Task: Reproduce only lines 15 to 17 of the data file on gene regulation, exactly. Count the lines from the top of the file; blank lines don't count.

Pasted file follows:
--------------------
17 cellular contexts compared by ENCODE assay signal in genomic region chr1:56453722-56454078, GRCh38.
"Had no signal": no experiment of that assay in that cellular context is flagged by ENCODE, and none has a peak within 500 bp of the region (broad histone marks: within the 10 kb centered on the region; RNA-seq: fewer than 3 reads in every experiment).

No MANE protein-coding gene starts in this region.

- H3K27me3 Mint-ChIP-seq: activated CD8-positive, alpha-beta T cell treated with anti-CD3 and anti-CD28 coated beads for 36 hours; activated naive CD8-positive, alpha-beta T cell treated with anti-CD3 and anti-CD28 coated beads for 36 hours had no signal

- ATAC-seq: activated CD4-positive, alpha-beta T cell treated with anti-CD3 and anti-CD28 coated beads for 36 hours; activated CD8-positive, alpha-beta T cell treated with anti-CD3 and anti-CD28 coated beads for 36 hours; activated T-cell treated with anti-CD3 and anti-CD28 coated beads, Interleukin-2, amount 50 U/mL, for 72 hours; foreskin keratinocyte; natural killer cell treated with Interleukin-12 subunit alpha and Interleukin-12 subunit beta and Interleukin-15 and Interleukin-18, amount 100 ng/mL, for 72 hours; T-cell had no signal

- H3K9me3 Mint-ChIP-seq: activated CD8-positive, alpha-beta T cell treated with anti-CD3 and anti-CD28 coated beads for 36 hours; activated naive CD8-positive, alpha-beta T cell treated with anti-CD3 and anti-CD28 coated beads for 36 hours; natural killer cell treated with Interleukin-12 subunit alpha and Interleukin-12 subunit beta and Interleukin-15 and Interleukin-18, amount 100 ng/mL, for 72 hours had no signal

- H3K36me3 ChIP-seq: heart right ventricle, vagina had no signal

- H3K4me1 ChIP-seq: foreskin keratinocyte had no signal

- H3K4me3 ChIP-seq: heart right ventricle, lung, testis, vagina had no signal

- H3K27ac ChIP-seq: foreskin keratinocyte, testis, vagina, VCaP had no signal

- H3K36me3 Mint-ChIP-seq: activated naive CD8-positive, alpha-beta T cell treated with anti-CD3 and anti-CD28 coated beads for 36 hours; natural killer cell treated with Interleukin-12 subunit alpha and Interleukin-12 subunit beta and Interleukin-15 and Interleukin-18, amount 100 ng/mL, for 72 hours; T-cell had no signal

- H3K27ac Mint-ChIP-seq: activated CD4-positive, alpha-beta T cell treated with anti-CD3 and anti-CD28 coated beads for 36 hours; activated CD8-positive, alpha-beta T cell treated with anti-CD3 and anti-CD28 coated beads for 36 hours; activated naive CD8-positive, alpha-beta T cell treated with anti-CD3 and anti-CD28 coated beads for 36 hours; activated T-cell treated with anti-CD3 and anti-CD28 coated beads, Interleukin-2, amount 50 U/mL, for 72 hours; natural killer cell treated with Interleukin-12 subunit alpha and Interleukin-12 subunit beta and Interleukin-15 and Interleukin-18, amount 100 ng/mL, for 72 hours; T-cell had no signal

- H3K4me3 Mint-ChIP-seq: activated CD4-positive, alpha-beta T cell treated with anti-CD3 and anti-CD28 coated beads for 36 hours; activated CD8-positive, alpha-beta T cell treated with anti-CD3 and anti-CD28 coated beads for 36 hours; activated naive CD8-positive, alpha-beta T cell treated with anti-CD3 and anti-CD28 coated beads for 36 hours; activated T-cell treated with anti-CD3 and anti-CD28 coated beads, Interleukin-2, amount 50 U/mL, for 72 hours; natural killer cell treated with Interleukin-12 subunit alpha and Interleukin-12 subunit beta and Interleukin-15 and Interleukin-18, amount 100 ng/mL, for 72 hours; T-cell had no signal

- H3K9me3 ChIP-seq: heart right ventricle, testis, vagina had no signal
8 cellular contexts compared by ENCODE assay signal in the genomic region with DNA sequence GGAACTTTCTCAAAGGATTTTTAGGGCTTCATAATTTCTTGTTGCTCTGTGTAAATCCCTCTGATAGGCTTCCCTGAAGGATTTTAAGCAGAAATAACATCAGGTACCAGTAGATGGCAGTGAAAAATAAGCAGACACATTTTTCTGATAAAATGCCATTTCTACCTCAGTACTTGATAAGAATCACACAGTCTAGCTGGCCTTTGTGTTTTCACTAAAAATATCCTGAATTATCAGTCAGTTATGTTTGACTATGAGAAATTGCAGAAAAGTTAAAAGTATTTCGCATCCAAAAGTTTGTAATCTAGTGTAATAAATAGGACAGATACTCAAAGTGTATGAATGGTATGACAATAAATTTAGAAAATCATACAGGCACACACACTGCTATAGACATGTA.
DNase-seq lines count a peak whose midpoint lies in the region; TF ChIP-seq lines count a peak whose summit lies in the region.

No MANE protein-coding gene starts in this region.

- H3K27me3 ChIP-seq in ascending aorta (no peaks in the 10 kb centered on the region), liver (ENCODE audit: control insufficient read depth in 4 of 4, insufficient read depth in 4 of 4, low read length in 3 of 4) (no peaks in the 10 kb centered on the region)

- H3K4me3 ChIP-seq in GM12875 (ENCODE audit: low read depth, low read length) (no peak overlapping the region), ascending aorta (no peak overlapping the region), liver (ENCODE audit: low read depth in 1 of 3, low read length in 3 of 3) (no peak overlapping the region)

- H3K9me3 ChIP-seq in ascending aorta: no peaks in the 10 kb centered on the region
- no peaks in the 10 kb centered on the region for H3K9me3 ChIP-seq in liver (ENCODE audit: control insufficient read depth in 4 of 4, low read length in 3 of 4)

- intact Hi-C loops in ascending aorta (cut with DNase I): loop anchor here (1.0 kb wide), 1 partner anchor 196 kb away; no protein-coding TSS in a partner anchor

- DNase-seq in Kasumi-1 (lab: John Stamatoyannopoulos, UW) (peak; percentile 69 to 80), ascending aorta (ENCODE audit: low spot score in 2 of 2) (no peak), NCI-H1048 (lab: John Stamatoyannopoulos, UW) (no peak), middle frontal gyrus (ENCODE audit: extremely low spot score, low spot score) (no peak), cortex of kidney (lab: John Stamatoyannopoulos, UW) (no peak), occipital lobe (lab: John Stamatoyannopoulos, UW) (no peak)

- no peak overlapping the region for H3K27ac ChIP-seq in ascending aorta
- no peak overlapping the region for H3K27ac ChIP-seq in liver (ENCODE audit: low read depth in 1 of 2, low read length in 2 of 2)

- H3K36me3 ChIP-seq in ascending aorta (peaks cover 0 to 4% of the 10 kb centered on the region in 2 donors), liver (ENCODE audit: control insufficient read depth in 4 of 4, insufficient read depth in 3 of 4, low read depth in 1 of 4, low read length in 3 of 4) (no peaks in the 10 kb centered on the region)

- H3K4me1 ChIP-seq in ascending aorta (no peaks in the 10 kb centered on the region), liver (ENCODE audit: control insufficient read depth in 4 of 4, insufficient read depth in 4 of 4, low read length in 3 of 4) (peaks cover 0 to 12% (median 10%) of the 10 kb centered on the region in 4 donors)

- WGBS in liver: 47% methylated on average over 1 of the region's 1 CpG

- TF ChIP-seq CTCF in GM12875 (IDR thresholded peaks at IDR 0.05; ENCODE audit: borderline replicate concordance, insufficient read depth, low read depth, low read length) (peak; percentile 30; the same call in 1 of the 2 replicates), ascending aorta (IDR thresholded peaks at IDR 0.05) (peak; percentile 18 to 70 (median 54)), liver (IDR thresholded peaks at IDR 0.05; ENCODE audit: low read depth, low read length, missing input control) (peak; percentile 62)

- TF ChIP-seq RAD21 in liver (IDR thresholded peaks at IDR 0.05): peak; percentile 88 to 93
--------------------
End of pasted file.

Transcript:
8 cellular contexts compared by ENCODE assay signal in the genomic region with DNA sequence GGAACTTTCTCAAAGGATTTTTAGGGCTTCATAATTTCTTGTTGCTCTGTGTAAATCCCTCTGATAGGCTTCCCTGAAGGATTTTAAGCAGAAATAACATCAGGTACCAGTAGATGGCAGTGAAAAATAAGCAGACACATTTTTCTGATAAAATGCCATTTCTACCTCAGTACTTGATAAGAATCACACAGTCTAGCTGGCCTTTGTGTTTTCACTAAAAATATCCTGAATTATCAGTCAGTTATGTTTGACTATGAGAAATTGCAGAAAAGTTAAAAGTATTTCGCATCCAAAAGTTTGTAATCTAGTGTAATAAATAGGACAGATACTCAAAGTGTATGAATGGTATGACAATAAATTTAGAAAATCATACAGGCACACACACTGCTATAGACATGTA.
DNase-seq lines count a peak whose midpoint lies in the region; TF ChIP-seq lines count a peak whose summit lies in the region.

No MANE protein-coding gene starts in this region.